Salesforce.com, San Francisco's largest employer and conference host, announced today that it plans on leasing half of what will soon be the tallest office building west of Chicago. The deal for 714,000 square feet of office space in the Transbay Tower will rename the forthcoming 61-story skyscraper the "Salesforce Tower."
“Salesforce Tower represents an incredible milestone in our company’s history — it will be the heart of our global headquarters in San Francisco,” Salesforce Chairman, CEO and generally charitable tech guy Marc Benioff said in a canned statement to the press. “We founded Salesforce.com in San Francisco 15 years ago and this expansion of our urban campus represents our commitment to growing in the city.”
Mayor Ed Lee, meanwhile, thanked Benioff and co. with his usual mix of unabashed exuberance and cool buzzwords, saying: “I am proud and excited to be a part of this historic moment as we welcome salesforce.com to the Transbay neighborhood and to their iconic future home in the Innovation Capital of the World."
The $1.1 billion project formerly known as the Transbay Tower is scheduled to be completed in 2017 and will anchor the new Transbay District and transit hub. As part of the deal, Salesforce.com will occupy the bottom 30 floors of the tower, plus the 61st floor which will become a "high tech customer briefing center" according to COO George Hu. There will be some Salesforce signage included, but "unfortunately," Hu said, "there will probably not be a giant cloud at the 61st floor." Workers in the building will also get to take a funicular to the office in a building that some say kind of looks like a dick.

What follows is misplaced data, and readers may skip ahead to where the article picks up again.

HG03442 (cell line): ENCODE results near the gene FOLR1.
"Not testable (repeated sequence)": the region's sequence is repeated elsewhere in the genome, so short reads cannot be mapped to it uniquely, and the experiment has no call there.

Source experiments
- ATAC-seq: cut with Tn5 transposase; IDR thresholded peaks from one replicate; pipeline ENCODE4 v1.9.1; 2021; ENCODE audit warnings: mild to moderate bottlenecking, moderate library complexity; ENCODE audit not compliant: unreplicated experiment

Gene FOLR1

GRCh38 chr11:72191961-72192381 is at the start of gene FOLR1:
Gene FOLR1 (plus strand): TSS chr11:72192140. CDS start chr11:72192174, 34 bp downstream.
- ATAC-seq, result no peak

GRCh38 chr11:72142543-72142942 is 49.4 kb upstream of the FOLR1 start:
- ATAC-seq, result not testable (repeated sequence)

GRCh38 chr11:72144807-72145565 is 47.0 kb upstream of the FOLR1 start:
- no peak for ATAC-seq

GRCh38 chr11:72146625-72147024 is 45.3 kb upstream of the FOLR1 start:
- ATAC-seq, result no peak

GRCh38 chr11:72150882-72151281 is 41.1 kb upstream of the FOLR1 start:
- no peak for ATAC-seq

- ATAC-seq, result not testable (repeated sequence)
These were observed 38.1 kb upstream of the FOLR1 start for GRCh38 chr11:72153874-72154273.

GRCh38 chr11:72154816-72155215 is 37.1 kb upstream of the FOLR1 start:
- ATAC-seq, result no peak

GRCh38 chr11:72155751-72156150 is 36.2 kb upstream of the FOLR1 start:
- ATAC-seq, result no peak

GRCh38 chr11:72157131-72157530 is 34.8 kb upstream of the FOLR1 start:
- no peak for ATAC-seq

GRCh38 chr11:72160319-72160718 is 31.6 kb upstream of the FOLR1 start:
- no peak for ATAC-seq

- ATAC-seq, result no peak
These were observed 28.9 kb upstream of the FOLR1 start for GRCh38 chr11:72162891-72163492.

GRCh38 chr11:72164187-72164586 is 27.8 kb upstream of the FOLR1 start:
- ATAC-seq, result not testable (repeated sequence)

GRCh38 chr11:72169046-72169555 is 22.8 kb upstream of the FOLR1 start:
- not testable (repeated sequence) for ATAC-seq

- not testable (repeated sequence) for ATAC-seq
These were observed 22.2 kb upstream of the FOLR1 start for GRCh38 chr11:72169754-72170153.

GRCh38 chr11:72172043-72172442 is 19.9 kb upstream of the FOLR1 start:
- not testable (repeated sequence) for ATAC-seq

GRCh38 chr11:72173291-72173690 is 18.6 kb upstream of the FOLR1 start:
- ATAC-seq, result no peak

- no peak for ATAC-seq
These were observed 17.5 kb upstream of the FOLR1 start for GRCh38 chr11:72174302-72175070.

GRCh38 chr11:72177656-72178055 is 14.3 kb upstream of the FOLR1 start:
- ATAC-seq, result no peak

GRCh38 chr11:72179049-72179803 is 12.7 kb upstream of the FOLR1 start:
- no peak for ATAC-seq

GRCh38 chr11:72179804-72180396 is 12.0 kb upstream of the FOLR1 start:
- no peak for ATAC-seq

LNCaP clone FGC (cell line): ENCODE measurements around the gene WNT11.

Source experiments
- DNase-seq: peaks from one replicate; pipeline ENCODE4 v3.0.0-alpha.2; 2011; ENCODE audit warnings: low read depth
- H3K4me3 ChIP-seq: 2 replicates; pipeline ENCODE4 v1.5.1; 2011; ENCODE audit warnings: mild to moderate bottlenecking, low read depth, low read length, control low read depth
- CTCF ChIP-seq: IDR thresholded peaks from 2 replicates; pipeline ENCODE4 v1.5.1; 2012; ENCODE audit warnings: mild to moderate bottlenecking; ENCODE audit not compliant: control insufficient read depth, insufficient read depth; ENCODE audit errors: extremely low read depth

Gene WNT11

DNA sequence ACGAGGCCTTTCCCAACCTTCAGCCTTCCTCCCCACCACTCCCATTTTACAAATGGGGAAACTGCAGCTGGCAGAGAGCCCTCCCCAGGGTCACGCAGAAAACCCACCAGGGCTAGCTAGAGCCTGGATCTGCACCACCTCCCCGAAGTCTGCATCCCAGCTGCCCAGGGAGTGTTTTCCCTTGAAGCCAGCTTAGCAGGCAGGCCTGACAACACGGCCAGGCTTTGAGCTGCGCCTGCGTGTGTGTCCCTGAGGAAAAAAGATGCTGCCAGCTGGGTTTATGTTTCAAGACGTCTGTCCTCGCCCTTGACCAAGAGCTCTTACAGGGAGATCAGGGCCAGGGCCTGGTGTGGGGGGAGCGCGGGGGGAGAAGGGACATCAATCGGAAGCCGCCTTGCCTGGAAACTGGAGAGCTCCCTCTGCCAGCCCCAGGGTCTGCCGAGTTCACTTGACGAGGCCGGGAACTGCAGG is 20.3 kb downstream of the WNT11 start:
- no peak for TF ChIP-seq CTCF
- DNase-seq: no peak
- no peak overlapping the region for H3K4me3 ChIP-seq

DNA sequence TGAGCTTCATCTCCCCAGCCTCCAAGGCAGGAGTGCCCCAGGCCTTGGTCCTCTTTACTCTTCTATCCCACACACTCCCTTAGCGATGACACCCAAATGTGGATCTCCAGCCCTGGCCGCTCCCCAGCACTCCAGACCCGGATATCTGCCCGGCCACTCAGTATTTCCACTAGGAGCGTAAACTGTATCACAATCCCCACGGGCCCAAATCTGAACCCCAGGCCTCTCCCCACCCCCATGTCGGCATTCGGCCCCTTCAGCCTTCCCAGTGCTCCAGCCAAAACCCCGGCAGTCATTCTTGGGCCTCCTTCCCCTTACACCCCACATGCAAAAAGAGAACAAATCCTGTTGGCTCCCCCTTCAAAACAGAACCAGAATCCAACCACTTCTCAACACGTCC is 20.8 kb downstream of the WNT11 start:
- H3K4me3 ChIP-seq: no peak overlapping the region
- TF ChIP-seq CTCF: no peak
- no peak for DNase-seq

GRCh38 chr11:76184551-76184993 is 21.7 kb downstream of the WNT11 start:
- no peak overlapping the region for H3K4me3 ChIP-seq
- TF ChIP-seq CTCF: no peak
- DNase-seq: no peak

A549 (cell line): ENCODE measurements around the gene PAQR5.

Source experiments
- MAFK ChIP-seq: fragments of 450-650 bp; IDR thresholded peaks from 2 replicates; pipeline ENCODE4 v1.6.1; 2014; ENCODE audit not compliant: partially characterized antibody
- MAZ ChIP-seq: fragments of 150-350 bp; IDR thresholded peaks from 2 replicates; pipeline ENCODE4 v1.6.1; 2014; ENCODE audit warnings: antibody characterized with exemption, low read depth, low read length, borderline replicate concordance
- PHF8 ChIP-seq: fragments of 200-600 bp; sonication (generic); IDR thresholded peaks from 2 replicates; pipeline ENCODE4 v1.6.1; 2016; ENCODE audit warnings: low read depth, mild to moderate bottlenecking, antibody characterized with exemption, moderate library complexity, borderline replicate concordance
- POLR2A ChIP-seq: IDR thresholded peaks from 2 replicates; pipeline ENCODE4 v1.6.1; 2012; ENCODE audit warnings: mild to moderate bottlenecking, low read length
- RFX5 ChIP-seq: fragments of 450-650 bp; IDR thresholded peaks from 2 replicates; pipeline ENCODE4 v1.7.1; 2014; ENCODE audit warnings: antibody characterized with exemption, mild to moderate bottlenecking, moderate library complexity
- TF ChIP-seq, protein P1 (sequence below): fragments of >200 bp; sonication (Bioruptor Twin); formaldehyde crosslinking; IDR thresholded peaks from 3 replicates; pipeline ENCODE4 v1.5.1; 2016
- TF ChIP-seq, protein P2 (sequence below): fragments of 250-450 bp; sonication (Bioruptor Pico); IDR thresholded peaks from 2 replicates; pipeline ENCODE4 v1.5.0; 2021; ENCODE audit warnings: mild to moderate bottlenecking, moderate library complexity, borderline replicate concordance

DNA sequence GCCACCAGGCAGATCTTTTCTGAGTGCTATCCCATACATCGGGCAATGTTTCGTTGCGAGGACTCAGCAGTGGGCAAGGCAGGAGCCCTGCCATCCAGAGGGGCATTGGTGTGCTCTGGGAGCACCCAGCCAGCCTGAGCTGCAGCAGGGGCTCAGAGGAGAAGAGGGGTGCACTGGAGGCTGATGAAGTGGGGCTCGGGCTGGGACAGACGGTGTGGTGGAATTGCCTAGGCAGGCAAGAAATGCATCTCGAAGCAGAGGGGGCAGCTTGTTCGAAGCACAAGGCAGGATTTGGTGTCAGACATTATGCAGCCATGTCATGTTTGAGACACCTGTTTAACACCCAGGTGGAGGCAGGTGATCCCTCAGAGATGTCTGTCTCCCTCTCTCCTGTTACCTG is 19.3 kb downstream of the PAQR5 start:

The tower lease will add to the CRM platform company's already massive amount of square footage around town. The company already leases 500,000 square feet a block away at 50 Fremont Street and will occupy all of another 30-story tower going up at 350 Mission Street.
As for Benioff's vision of a more horizontal, 2 million square foot campus in Mission Bay, that plan stalled two years ago in 2012, but the Chronicle reports today that the company is in talks to sell off four of that 14 acre plot to UCSF, which already carries the CEO's name.